After dinner, my sleepiness return'd, and being shown to a bed, I lay down without undressing, and slept till six in the evening, was call'd to supper, went to bed again very early, and slept soundly till next morning.
Page 59
"--Bigelow.
Page 67
any crown I have since earned; and the gratitude I felt toward House has made me often more ready than perhaps I should otherwise have been to assist young beginners.
Page 69
We could not then employ him; but I foolishly let him know as a secret that I soon intended to begin a newspaper, and might then have.
Page 76
The match was indeed looked upon as invalid, a preceding wife being said to be living in England; but this could not easily be prov'd, because of the distance; and, tho' there was a report of his death, it was not certain.
Page 81
Tho' I seldom attended any public worship, I had still an opinion of its propriety, and of its utility when rightly conducted, and I regularly paid my annual subscription for the support of the only Presbyterian minister or meeting we had in Philadelphia.
Page 92
I purposed writing a little comment on each virtue, in which I would have shown the advantages of possessing it, and the mischiefs attending its opposite vice; and I should have called my book The Art of Virtue,[72] because it would have shown the means and manner of obtaining virtue, which would have distinguished it from the mere exhortation to be good, that does not instruct and indicate the means, but is like the apostle's man of verbal charity, who only without showing to the naked and hungry how or where they might get clothes or victuals, exhorted them to be fed and clothed.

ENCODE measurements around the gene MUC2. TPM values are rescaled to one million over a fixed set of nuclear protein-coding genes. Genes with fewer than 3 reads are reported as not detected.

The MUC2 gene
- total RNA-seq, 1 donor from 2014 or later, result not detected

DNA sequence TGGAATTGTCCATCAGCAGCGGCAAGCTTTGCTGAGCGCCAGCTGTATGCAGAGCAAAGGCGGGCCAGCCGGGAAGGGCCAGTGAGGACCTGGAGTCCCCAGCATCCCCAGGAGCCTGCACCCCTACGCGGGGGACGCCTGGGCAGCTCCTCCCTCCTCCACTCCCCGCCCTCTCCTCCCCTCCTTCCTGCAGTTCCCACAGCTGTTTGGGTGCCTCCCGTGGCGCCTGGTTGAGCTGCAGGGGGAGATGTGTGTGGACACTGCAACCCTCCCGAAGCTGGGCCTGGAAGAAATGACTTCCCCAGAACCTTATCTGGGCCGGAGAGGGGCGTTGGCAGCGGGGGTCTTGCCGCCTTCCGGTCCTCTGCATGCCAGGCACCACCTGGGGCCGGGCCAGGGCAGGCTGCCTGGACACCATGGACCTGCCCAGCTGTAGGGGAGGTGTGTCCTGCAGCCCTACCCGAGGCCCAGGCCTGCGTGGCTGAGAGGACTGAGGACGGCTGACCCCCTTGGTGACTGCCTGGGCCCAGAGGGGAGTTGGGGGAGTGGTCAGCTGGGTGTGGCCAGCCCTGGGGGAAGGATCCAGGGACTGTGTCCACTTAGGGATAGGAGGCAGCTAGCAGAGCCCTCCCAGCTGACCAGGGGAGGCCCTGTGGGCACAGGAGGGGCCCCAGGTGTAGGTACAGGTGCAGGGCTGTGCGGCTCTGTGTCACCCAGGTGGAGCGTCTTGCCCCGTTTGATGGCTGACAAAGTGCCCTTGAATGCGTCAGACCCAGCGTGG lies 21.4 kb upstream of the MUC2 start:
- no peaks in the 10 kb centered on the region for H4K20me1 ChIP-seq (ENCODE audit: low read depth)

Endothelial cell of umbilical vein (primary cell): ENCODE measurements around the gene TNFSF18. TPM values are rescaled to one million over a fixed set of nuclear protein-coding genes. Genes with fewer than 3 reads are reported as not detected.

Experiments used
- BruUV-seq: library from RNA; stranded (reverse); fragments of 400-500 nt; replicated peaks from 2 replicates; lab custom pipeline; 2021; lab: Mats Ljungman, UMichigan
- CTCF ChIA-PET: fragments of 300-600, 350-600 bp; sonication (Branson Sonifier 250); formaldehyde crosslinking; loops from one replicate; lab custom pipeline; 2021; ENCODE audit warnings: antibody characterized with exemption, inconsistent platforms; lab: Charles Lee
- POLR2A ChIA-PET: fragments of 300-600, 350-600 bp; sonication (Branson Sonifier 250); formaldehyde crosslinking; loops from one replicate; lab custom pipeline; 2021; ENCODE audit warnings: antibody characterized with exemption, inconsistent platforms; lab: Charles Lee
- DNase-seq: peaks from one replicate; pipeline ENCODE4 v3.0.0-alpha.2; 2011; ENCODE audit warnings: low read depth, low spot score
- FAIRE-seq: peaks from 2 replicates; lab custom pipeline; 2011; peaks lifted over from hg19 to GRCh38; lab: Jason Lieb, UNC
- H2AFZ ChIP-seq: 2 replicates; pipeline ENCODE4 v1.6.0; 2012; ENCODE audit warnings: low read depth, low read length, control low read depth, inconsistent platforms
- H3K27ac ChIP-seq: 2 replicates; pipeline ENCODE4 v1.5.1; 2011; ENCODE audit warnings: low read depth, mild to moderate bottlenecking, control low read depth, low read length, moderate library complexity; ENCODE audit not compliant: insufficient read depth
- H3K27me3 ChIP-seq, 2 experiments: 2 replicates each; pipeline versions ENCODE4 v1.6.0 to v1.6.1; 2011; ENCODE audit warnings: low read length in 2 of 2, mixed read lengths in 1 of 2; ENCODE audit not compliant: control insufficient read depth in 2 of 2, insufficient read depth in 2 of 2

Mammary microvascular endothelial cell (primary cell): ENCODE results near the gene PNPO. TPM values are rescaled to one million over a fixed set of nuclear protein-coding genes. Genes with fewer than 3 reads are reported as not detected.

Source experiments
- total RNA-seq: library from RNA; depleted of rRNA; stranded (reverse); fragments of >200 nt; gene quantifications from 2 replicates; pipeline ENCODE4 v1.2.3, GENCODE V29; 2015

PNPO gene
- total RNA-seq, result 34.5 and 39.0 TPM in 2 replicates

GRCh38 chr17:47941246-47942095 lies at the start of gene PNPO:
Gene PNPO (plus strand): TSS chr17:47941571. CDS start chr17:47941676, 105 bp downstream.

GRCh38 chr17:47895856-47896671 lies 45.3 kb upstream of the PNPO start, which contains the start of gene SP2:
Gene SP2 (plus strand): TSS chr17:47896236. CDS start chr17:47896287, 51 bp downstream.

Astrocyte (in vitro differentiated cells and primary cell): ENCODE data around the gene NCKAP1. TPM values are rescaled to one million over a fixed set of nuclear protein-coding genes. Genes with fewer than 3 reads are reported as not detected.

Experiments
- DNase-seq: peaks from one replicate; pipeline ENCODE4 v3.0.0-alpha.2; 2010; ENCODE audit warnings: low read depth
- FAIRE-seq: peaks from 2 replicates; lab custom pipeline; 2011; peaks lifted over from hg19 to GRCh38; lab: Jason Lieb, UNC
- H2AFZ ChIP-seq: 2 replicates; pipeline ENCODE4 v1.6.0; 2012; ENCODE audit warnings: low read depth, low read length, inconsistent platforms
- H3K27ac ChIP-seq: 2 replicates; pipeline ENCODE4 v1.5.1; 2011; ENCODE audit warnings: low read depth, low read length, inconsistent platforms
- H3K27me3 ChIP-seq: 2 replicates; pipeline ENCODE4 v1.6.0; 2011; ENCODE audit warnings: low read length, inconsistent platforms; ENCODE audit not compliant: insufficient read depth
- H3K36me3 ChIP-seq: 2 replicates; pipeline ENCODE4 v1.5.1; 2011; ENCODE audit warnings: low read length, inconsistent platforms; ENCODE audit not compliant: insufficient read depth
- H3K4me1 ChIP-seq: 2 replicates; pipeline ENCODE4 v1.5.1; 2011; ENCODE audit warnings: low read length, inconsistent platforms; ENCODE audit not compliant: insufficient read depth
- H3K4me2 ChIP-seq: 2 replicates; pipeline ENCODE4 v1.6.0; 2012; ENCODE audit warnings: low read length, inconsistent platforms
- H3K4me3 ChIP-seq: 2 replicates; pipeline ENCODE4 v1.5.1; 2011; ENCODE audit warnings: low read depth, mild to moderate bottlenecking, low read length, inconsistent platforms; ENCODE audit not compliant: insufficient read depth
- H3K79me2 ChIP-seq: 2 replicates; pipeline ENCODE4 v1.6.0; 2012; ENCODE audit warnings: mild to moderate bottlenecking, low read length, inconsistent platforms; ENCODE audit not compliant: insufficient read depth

Page 94
--B.
Page 99
3 Vi 4 40 8 Moon sets 9 30 _V Mon.
Page 103
Now, many of our printers make no scruple of gratifying the malice of individuals by false accusations of the fairest characters among ourselves, augmenting animosity even to the producing of duels; and are, moreover, so indiscreet as to print scurrilous reflections on the government of neighboring states, and even on the conduct of our best national allies, which may be attended with the most pernicious consequences.
Page 115
XII DEFENSE OF THE PROVINCE I had, on the whole, abundant reason to be satisfied with my being established in Pennsylvania.
Page 120
note_.
Page 130
After some time I drew a bill for paving the city, and brought it into the Assembly.
Page 163
We were out five days before we got a letter with leave to part, and then our ship quitted the fleet and steered for England.
Page 179
They are essays on morality, philosophy and politics, similar to the _Dogood Papers_.
Page 180
, in The British House of Commons, Relative to The Repeal of The American Stamp Act.
Page 182
The Author of a Gazette (in the Opinion of the Learned) ought to be qualified with an extensive Acquaintance with Languages, a great Easiness and Command of Writing and Relating Things cleanly and intelligibly, and in few Words; he should be able to speak of War both by Land and Sea; be well acquainted with Geography, with the History of the Time, with the several Interests of Princes and States, the Secrets of Courts, and the Manners and Customs of all Nations.